Sen. Joe Manchin has opposed the Child Tax Credit extension, meant to give families up to $300 for children up to age 5; $250 for older children. According to the Washington Post, Manchin would not support the extension because of the lack of requirements, such as work or skill sets. However, adjusting the bill to fit in the requirements he wants would make those who need it ineligible from the program. Many children in West Virginia are raised by grandparents who physically cannot work and rely on a small monthly income. The CTC would assist grandparents raising children with affording necessities they cannot afford due to being unable to work. In addition, the CTC would eliminate food insecurity and poverty among children.
According to the Washington Post, the food insecurity rate in WV dropped from 11.6 percent to 8.4 percent in July when the first CTC payment came into accounts. Children who face food insecurity are less likely to do well in school and are more susceptible to adverse childhood experiences. The CTC extension will ensure children are given a chance to obtain food security, have a chance to excel in school, and have opportunities.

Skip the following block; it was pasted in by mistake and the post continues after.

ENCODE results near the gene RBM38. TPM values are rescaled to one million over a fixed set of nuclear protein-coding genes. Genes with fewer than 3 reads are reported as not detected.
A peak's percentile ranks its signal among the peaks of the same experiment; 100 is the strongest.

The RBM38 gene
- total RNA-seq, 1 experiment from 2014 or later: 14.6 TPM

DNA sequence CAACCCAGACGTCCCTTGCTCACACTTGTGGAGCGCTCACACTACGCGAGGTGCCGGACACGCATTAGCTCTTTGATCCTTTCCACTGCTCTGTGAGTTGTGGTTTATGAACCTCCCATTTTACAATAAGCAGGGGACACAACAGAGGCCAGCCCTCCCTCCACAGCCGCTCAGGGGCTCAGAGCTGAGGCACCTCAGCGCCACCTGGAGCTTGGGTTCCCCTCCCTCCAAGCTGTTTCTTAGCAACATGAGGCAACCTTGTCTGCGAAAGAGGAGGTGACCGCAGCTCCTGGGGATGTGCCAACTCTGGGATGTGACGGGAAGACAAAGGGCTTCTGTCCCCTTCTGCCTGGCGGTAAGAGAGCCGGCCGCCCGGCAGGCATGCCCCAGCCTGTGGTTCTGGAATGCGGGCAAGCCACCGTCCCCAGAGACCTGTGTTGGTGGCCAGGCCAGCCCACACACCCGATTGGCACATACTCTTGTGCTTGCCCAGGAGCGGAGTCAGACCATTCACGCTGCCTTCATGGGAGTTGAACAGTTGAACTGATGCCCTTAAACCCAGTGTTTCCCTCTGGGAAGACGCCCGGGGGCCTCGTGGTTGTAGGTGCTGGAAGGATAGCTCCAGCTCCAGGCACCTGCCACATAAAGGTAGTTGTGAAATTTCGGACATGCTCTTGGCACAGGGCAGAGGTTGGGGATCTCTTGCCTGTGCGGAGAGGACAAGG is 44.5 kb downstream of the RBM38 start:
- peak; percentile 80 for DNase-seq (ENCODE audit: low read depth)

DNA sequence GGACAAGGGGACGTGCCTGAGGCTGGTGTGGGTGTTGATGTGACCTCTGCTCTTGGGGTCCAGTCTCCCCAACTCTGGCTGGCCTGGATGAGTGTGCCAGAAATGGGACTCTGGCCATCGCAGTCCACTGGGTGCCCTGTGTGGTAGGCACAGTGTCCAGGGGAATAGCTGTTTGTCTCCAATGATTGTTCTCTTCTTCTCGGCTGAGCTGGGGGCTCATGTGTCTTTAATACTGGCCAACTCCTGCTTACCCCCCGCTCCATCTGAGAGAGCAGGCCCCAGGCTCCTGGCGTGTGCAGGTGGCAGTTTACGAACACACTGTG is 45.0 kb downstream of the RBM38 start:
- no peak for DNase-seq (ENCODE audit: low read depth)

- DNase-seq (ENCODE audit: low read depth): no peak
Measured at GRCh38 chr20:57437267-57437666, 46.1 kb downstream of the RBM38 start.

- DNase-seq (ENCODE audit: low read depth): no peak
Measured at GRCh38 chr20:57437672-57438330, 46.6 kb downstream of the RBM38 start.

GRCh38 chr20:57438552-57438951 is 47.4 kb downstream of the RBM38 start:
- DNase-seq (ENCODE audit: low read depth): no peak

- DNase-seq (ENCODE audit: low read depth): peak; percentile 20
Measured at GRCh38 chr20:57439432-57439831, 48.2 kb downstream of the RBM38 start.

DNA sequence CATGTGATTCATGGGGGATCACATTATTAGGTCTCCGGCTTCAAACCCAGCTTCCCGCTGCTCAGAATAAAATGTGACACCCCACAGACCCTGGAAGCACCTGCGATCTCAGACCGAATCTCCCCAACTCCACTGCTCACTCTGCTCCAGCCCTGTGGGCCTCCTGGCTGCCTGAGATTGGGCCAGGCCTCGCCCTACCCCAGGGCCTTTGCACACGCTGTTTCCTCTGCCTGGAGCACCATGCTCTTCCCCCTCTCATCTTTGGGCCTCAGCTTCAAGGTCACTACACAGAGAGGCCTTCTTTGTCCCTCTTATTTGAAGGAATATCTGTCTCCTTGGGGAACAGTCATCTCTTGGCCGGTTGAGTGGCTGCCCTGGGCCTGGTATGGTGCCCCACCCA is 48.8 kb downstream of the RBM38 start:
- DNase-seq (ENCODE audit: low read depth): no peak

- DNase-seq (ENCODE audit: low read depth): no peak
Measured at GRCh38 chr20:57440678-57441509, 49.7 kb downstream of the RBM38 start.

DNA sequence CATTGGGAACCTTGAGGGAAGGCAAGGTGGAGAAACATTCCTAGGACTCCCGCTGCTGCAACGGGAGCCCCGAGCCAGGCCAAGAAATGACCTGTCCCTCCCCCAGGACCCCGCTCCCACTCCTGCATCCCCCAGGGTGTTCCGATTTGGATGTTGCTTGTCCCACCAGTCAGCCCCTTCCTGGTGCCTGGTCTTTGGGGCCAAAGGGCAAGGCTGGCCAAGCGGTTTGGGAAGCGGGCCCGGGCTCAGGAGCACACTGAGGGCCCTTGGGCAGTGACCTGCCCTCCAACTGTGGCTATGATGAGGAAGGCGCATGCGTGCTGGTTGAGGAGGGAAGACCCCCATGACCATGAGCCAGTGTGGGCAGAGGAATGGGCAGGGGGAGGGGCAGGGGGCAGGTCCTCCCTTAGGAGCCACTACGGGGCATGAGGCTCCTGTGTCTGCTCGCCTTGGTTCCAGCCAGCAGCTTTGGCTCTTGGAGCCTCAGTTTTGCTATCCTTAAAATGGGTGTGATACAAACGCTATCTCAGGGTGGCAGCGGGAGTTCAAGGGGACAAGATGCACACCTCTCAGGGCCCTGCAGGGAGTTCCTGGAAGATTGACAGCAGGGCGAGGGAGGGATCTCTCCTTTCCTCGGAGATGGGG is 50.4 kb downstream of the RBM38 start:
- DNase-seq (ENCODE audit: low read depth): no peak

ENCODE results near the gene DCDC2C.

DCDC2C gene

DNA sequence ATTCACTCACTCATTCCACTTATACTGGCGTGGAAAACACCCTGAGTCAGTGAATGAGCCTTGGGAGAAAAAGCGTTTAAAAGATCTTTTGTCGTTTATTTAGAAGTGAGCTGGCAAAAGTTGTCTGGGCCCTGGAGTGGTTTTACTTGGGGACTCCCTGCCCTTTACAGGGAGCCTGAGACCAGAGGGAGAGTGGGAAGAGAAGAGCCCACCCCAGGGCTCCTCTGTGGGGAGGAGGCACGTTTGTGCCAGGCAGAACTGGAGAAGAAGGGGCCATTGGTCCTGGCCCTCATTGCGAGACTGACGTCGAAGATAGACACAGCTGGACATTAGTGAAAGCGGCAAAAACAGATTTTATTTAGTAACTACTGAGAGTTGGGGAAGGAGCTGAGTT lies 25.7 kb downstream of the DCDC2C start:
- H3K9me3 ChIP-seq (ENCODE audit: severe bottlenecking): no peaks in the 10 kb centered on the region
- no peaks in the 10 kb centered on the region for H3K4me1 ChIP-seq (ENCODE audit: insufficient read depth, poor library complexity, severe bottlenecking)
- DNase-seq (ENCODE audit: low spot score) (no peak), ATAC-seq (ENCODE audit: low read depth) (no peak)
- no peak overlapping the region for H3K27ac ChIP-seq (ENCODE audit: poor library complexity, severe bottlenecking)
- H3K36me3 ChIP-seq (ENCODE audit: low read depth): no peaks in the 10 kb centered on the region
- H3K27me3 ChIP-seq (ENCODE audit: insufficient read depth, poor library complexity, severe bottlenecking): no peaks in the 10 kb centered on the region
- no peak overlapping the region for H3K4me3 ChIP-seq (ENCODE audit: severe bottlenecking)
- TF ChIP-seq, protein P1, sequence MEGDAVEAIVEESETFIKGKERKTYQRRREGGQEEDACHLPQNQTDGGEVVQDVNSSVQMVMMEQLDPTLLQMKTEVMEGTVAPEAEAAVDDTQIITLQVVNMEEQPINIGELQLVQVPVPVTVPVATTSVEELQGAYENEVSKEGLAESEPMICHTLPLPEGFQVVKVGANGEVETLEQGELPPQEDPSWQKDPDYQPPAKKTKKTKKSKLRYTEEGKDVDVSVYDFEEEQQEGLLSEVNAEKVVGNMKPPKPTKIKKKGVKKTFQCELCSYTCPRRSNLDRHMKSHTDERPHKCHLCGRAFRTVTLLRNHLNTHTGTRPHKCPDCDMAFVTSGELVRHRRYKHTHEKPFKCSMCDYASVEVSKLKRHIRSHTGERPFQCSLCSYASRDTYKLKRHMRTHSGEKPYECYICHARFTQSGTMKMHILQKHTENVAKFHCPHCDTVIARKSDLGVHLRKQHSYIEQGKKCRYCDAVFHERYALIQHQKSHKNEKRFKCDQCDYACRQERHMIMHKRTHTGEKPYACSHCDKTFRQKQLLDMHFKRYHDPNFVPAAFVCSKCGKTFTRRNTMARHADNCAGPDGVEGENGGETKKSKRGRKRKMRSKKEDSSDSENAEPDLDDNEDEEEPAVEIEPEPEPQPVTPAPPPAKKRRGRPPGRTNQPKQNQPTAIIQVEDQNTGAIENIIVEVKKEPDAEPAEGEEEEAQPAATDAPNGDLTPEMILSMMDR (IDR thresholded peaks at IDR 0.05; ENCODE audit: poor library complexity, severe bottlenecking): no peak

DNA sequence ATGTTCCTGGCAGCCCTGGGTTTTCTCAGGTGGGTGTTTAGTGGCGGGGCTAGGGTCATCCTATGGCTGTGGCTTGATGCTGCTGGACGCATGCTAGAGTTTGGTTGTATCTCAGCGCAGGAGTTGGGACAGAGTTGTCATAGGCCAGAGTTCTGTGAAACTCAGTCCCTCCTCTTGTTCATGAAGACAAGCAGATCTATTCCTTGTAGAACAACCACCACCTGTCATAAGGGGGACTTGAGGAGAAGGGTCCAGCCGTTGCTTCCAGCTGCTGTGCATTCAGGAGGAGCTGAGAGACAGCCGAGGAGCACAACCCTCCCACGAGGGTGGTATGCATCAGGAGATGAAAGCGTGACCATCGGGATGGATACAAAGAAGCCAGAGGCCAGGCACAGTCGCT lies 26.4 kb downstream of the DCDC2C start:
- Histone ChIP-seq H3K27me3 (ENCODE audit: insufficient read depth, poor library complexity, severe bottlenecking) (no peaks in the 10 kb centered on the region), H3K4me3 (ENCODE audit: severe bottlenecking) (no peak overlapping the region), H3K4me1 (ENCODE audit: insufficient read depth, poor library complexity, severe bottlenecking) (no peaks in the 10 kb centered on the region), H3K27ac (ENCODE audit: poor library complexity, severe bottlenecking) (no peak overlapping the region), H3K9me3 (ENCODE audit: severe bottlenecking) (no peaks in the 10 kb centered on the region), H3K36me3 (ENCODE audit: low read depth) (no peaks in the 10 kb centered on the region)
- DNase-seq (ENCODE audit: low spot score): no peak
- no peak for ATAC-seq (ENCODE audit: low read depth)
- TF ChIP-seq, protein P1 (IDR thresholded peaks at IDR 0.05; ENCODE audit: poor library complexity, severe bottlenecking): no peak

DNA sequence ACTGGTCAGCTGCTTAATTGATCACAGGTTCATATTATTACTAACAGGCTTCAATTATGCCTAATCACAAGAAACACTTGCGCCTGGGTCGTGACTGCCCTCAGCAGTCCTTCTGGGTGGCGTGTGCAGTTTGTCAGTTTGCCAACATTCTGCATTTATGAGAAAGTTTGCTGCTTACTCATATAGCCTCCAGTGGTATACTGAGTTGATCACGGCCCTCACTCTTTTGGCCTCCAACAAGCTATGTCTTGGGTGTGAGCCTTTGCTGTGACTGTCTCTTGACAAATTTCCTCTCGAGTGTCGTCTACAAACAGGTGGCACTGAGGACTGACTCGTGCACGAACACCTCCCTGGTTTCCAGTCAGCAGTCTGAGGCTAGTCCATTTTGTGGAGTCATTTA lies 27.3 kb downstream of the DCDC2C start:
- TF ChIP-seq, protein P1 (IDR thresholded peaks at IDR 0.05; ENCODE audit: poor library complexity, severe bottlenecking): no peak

The extension is an opportunity for children but an investment in the long run. Providing children with opportunity means they are more likely to get a job and contribute to society positively, not negatively, with substance use or crime. It’s a risky investment, but an investment, nonetheless.
A compromise can be made about the CTC extension. Keep the CTC amount the same but reform the bill to make the threshold $45,000. Have the CTC remain the same with no requirements but implement it into a debit/credit card that can be audited periodically to ensure the money is being appropriately used.
The goal of welfare is not to stay on welfare but to help you get back on your feet again. But for some parents and grandparents, the CTC extension is not just welfare to them; it’s livelihood and what they need to stay on their feet.